Tokatsgiving

IMG_6442

To celebrate Thanksgiving 2014 I visited the central-eastern Turkish city of Tokat, joining a group of Fulbrighters for a potluck dinner. While in Tokat I was able to spend some time sightseeing in the city center while spending plenty of time in fellowship (pun intended) with my fellow grantees and our Turkish guests.

IMG_6400

Before I elaborate on some of the sights I was able to visit while in Tokat, I must address a very Fulbrihgt-esque pun, which is the title of this post and was the name of our celebration. As previous posts have suggested, we Turkey Fulbright ETA’s particularly enjoy combining the names of holidays and the cities in which we celebrate them. Tokatsgiving was no exception, but is in fact an exceptional instance of this type of word-play. Why?

Part of our dual role as English as a Foreign Language instructors and ‘cultural ambassadors’ includes sharing English-speaking countries holidays and cultural traditions with our students, Thanksgiving being a particularly easy and fun opportunity. Many of us have included the instant-classic ‘Slapsgiving’ episode of How I Met Your Mother (a series which for some reason is wildly popular among young Turks) in our lesson plans. Incidentally, in addition to being the name of a city, ‘tokat’ in Turkish is the word for slapping someone. A better holiday-locale combo has never been accomplished…..

In any event, I was blown away by the rich history still visible as we “gezmeked” (my Turklish version of ‘wandered’) the streets and sights of Tokat.

Our trip began as any good weekend rendezvous does, with a long and big Turkish breakfast (kahvalti) in a beautifully restored Ottoman era home.

IMG_6245

Doyduk… clean plates after a massive and delicious breakfast.

IMG_6253We toured an old Ottoman-era home turned museum (free of charge) which explained life for upper class central Anatolian families. The house itself was allegedly designed by a famous Armenian architect.

IMG_6277From the gardens of the restored Tokat Mevlevihane, you can see the city’s stone clock tower. As is generally the case, exploring the Mevlevihane turned museum was a major highlight of my trip.

IMG_6306

The complex has been stunningly restored and, much like the museums in Konya and the Galata district of Istanbul, contained a vast display of manuscripts, daily life objects, musical instruments, physical manifestations of ritual practice like tesbih or prayer beads, clothing, artwork, and especially here, a large collection of antique carpets.

IMG_6310

The former semahan, or room in which the ritual practice of sema (whirling) has beautiful woodwork which has been well maintained, but that isn’t what catches your eye when you enter the space. No, it’s the lit-up mannequin ‘whirling dervises which mechanically spin across the floor.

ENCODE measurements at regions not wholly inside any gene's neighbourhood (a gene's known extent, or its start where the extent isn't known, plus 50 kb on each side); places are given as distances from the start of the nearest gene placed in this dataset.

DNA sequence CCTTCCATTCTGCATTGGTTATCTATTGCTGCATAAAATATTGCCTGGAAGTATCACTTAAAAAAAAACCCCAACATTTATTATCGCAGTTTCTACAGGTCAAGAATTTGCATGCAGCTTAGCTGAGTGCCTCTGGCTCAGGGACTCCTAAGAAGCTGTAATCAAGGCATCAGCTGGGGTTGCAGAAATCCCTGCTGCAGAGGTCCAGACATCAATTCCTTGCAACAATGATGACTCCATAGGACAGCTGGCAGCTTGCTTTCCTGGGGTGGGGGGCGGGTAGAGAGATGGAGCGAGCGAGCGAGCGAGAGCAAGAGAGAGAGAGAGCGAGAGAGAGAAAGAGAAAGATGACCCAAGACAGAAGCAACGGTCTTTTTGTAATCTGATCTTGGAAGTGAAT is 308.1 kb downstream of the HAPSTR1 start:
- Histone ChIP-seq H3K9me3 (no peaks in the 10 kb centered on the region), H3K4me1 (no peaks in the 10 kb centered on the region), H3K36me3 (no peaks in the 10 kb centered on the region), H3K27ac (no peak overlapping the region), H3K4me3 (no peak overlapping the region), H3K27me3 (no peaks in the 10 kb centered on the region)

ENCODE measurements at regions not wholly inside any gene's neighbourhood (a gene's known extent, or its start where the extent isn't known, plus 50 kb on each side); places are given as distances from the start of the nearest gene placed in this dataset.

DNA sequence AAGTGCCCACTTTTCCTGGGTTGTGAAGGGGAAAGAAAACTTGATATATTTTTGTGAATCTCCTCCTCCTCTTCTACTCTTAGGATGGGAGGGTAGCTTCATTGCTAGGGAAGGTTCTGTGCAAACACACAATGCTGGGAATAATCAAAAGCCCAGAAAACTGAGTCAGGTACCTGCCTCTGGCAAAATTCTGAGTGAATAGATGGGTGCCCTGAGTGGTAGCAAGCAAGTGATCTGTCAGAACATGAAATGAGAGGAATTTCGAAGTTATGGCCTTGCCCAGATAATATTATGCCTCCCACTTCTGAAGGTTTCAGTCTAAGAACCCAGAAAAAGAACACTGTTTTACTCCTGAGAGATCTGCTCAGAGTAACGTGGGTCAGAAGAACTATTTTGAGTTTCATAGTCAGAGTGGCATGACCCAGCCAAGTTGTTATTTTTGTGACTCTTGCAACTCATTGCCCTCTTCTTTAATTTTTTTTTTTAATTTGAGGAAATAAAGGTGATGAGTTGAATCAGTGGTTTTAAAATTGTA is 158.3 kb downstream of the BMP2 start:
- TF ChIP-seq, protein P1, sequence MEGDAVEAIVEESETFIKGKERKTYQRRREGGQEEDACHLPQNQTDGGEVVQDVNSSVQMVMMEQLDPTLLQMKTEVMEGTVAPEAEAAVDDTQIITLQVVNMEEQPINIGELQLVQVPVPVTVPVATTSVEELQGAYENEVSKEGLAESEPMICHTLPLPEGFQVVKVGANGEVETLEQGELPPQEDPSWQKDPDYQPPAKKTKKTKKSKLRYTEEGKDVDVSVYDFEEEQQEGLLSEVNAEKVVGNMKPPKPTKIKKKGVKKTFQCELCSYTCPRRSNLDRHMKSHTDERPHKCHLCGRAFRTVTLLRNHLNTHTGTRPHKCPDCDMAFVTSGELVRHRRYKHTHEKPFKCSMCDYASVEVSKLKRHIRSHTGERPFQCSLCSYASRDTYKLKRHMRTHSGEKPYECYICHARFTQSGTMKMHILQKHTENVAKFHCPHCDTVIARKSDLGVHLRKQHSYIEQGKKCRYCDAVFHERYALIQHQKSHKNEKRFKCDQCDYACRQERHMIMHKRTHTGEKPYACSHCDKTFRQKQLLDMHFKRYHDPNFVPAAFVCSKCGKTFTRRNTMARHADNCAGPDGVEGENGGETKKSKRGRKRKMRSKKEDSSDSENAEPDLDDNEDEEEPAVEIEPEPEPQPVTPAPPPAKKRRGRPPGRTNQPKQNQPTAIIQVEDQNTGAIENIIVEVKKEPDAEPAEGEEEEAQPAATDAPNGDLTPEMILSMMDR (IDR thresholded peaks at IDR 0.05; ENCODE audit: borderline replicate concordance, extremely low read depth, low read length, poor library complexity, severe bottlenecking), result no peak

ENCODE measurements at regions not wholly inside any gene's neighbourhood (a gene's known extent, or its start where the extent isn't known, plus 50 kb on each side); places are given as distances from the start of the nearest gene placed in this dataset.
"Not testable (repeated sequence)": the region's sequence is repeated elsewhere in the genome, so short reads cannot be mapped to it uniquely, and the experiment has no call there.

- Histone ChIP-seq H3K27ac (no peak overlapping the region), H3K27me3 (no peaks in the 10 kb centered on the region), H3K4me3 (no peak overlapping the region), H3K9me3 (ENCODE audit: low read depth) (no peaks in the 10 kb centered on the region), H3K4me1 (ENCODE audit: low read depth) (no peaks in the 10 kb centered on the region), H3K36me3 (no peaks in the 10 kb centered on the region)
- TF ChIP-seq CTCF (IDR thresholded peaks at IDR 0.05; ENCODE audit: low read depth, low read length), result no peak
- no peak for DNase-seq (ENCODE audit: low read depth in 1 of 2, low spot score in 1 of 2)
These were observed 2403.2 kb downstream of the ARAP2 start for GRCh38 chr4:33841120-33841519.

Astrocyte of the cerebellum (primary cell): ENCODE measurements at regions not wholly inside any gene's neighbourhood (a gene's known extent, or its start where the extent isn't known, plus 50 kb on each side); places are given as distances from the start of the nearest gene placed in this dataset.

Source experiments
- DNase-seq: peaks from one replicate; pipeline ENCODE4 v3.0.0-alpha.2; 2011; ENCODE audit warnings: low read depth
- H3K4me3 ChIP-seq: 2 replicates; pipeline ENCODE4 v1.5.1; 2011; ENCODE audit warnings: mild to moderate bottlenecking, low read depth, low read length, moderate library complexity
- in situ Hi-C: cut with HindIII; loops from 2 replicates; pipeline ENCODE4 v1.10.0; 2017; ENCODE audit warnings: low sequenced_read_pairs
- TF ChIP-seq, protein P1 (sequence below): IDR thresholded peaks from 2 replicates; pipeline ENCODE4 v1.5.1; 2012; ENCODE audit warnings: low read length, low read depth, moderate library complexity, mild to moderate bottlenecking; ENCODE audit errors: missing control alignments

Tokat has numerous old stone mosques, many dating back to the Selcuk era.

IMG_6392

There are also a number of tombs either standing alone or on mosque complexes. I was more than a little surprised when visiting the tomb of Ali Tursi, which has beautiful turquoise Selcuk-era tilework, to see this posting by the Ministry of Religious Works ‘reminding’ visitors of ‘how to appropriately visit’ a tomb. I’ve never seen a posting like this at any other tomb in Turkey….

IMG_6401In addition we were able to pend time checking out the rich collection at the Tokat City Museum, which had no entrance fee. The museum is an a lovely old stone building, and has everything from archaeological finds from Tokat and the surrounding area to a wide assortment of religious artifacts (both Muslim Christian, iconographic paintings that echoed to a different time), folk costumes, handicrafts, and more. The collection includes pieces of the castle in the nearby town of Zile conquered by Julius Ceasar, who upon victory infamous declared “Vendi, Vidi, Vici!”

IMG_6418 IMG_6432In addition, we stopped into an old caravanseray that is now owned by the state university in Tokat, who uses it to house much of their music daprtment, and one of the historic bazaar areas, where I picked up some of the famed cloth wth painted designs in the forms of a dress and a dual function scarf/vest. The woman I bought them from had painted them herself!

Of course, I’d be remiss without mentioning the meal itself, which was an absolute feast. We enjoyed a fantastic array of ‘tradition Americana’ dishes like mashed potatoes with gravy, green bean casserole (my contribution), REAL pumpkin pie from scratch (which was quite an effort), stuffing, etc. as well as some Turkish classics like mercimek koftesi (red lentil meatlessballs?) and stuffed grape leaves. There were many cries of affiyet olsun, and we all went around the table and shared the things for which we are thankful.